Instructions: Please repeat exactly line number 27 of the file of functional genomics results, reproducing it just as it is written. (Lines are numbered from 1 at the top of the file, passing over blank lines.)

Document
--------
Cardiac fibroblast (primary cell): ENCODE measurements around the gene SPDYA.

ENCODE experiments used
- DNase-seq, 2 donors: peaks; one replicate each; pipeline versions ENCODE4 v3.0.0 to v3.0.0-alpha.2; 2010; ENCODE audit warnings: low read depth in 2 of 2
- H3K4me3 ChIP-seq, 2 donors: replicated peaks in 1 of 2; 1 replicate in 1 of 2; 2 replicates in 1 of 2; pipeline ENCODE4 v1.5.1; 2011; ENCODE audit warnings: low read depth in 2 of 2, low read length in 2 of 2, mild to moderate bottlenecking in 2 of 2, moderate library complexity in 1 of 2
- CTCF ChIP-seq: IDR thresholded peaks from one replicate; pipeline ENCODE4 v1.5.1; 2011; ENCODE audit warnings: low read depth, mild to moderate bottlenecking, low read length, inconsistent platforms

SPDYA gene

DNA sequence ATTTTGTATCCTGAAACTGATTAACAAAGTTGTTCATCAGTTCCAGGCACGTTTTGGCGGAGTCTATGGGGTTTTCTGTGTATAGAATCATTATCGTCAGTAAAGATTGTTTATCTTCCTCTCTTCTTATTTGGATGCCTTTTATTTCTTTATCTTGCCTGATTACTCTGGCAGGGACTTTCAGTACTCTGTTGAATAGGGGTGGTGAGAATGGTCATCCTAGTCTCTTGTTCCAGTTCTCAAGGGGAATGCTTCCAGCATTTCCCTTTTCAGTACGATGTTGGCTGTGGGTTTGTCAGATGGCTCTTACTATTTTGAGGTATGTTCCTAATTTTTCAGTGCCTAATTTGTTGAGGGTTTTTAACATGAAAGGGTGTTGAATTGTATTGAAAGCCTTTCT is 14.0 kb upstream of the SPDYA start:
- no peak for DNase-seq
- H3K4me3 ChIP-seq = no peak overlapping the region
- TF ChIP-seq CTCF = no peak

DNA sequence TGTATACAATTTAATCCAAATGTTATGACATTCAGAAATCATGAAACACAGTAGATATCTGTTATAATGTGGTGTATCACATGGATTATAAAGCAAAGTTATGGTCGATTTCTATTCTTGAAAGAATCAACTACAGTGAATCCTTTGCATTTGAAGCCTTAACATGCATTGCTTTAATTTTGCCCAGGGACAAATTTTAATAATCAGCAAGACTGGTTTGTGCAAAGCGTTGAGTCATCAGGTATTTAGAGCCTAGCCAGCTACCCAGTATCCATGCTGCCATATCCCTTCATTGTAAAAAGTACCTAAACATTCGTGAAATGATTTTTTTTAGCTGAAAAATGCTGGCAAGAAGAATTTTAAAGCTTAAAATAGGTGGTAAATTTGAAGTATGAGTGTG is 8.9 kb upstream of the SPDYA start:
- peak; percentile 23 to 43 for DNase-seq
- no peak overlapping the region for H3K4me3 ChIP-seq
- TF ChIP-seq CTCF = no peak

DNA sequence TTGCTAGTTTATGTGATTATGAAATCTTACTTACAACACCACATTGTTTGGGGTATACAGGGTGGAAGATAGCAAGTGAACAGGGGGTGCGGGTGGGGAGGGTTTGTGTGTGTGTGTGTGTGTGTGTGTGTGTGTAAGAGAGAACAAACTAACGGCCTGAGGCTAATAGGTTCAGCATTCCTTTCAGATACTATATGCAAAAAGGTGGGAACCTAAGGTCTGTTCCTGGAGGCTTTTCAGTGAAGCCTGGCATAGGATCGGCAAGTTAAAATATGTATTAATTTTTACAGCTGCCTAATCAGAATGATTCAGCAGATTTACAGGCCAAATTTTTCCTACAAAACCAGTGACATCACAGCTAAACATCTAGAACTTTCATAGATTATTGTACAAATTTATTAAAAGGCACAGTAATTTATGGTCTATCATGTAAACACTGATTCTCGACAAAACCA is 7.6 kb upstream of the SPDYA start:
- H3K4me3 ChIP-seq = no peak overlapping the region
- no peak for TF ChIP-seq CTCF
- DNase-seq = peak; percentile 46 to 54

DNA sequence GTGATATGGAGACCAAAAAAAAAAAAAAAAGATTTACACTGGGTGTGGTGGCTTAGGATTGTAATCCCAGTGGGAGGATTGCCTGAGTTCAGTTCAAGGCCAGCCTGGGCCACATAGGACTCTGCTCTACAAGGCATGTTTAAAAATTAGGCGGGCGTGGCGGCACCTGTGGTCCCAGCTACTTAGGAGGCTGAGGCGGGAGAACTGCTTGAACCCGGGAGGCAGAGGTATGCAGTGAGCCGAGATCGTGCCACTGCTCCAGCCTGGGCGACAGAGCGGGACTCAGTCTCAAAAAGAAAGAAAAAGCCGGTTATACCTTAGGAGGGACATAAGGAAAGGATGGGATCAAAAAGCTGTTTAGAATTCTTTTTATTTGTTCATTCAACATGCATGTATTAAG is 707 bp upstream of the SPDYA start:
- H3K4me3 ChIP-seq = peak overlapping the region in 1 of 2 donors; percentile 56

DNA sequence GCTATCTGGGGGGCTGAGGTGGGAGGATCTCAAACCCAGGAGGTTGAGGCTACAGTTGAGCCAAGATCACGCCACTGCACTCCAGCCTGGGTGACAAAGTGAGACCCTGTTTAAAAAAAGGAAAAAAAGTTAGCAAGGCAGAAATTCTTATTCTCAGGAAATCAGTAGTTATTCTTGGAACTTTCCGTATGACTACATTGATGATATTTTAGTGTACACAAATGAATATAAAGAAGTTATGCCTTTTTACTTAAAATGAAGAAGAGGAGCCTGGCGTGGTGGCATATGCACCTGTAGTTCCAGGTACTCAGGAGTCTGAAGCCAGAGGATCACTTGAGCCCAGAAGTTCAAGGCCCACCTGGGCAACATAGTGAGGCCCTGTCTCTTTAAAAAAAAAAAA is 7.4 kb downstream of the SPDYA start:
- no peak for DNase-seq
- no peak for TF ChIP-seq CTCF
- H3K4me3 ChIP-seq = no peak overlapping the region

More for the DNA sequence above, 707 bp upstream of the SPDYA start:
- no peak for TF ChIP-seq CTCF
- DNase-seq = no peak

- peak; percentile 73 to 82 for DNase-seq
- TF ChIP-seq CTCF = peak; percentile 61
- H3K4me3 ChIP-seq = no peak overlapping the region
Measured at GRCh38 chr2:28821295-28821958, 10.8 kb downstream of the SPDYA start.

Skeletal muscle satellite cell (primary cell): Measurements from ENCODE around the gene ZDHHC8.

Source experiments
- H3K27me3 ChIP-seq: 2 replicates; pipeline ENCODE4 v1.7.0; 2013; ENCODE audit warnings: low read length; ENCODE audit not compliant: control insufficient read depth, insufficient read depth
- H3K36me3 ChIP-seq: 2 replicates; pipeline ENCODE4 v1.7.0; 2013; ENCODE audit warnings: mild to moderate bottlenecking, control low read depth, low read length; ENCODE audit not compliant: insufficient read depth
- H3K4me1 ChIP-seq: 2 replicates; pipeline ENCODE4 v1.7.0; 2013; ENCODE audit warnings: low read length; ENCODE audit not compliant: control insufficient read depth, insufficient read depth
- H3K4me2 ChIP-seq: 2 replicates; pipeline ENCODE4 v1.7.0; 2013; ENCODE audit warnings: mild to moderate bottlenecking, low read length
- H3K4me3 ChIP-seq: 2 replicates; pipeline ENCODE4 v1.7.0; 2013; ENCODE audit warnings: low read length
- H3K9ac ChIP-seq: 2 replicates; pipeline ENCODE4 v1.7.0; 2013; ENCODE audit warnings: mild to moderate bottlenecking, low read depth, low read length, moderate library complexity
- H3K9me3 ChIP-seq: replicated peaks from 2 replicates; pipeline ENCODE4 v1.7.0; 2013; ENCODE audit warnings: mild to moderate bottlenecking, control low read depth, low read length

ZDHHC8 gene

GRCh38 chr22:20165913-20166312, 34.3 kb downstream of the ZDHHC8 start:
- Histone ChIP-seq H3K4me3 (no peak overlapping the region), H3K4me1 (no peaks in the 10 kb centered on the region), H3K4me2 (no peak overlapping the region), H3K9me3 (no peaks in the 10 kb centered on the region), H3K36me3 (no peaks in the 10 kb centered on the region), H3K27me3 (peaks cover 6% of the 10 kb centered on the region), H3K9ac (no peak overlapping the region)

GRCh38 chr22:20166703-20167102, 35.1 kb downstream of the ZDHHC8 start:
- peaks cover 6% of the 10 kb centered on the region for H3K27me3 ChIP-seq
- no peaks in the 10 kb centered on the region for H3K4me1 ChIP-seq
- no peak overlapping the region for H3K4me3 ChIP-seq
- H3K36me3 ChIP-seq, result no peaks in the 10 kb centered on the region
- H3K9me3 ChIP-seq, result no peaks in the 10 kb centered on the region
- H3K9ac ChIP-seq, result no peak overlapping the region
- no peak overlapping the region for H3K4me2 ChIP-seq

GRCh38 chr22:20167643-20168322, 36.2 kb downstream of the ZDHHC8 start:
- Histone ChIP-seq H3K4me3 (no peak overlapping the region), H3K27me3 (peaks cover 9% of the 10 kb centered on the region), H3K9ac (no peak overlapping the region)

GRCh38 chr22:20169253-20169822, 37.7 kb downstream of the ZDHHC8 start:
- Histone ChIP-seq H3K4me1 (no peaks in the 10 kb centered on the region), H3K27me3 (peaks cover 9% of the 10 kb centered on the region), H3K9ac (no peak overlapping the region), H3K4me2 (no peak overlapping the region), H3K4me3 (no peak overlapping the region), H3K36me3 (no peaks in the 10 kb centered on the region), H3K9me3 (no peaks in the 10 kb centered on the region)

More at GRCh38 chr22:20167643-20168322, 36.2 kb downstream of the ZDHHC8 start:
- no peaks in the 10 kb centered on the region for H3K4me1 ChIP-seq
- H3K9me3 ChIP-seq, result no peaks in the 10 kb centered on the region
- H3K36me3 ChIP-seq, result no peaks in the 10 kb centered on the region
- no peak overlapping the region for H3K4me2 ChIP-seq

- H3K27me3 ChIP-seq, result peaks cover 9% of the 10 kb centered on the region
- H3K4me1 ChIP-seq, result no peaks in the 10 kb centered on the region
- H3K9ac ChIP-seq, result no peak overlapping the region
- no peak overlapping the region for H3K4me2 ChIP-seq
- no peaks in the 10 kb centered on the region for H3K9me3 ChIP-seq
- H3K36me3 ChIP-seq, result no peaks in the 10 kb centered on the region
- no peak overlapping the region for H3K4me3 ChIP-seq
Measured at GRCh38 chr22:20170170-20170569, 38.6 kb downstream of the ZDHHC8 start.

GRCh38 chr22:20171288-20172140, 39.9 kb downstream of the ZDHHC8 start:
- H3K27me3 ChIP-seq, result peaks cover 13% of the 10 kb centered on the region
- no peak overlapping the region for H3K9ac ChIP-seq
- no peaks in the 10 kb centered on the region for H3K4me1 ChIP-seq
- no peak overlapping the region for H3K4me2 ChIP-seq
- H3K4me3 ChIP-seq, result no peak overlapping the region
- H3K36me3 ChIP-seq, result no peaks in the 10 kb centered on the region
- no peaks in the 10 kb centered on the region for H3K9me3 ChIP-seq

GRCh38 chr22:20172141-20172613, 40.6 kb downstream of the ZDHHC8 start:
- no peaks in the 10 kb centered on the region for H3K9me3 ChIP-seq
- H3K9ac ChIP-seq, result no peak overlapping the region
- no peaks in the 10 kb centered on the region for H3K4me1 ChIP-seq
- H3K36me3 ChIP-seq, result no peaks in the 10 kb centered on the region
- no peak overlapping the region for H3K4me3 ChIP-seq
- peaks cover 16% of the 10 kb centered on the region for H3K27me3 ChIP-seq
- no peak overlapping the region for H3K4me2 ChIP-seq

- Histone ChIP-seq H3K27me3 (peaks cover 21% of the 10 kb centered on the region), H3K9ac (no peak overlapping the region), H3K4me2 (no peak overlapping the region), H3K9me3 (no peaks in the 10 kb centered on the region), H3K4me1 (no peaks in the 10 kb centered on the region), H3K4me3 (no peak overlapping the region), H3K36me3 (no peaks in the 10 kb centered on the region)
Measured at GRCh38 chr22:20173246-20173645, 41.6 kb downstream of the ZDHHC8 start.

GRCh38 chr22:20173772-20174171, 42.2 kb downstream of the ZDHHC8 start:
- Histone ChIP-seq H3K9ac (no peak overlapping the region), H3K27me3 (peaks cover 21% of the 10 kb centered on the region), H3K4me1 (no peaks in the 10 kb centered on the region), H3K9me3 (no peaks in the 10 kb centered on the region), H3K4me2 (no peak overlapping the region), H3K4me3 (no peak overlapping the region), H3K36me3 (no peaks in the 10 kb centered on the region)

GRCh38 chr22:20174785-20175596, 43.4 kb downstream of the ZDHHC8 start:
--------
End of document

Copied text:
- DNase-seq = no peak